The Pennsylvania Newborn Screening and Follow-Up Program manages a statewide pharmacy metabolic formula distribution system that supplies formula up to the age of 22 to Pennsylvanians diagnosed with a PKU disorder.

Pennsylvania also seeks to help families navigate the complex system of available health services for their loved ones. Newborns are referred to the appropriate health care provider to receive proper medical evaluation, confirmatory testing, diagnosis and treatment. The program contracts with treatment centers to provide newborn screening evaluations and medical services.

The Special Kids Network is available to improve access to services, provide comprehensive information for those seeking to identify services, and to foster the improvement or development of local services for children with special health care needs and their families. Children and youth identified with a special health care need are at increased risk for chronic physical, developmental, behavioral and emotional conditions that require services beyond what is required by children in general.

The Special Kids Network (SKN), Information and Referral (I&R) service connects individuals to resources and programs specific to their needs by making access to these resources easier for Pennsylvania families and providers. This information is made available by contacting the Pennsylvania Health and Human Services Call Center by phone 1-800-986-4550, email or through the HelpinPA public web portal.

The Special Kids Network System of Care (SOC) program addresses the delivery and availability of services in local communities. Needs or gaps in service for children and youth with special health care needs are identified and addressed together within the community to build better and more coordinated services. The System of Care Program can be reached by phone at 1-877-986-4550 or by email at More information about the program can also be found on the System of Care website.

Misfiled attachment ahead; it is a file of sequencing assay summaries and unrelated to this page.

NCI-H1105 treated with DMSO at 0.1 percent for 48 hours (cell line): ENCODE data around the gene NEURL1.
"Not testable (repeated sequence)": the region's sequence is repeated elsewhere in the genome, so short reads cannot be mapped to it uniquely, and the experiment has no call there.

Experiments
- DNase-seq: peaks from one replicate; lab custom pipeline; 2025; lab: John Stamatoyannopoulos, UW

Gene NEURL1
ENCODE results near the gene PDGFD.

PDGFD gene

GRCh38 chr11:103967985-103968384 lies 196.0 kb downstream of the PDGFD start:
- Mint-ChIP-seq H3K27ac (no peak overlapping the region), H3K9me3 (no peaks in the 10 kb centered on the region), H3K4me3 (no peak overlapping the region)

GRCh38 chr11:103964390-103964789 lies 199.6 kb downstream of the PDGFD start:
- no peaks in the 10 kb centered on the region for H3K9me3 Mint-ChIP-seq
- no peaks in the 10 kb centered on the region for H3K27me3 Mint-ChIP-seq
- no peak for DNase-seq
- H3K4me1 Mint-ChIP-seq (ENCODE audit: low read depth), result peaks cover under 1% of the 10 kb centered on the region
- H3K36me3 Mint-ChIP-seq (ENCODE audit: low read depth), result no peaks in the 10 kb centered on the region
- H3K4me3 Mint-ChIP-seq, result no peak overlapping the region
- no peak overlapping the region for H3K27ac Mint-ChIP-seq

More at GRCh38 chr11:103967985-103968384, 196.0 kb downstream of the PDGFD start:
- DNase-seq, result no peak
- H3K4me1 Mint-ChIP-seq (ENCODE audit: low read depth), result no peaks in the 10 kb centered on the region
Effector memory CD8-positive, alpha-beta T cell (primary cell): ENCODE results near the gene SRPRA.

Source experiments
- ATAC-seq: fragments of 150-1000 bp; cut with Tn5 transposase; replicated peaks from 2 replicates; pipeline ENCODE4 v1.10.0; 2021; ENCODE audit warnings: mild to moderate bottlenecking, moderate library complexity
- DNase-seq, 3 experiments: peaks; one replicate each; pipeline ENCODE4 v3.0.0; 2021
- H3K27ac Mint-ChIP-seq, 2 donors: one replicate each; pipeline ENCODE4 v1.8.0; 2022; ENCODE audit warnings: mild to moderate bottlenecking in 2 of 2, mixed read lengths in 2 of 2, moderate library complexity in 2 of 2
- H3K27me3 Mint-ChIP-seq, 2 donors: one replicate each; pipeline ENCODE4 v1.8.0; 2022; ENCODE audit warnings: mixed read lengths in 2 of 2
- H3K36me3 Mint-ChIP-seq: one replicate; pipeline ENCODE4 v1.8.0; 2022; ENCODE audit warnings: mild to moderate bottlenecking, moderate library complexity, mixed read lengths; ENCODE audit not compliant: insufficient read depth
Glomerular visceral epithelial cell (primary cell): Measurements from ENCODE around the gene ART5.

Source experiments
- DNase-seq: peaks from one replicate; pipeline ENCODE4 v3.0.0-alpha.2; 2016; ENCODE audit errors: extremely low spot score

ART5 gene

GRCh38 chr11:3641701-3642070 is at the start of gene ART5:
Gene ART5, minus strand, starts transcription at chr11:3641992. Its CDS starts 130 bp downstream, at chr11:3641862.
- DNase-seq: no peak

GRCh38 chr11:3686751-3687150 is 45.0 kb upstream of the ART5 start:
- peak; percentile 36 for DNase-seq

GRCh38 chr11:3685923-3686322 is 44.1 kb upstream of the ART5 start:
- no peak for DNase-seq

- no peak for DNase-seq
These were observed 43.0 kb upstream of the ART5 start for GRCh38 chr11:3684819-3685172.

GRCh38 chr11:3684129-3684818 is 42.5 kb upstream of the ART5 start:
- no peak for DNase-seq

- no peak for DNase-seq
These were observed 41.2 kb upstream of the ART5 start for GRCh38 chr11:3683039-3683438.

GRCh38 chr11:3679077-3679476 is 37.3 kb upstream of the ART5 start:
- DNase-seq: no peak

Storage and Use of Dried Blood Spots:

After your newborn has been screened for all of the conditions, some blood will remain on the card, which is called a “residual dried blood spot.”

Pennsylvania retains the blood spot specimen for 8 months. The newborn screening laboratory, Department, or other entities involved in the newborn screening program may have access to test results during various stages of the newborn screening process and may not disclose any identifying information except to a parent or guardian or the designated health care provider. Neither the Department’s Bureau of Laboratories nor its contracted laboratories may conduct research using the blood spot specimens.

Disclosure by the Department is permitted for the purposes of service delivery or with the consent of a parent, guardian, or screened individual who has reached the age of majority.

To see a copy of the blood spot card used in Pennsylvania click here.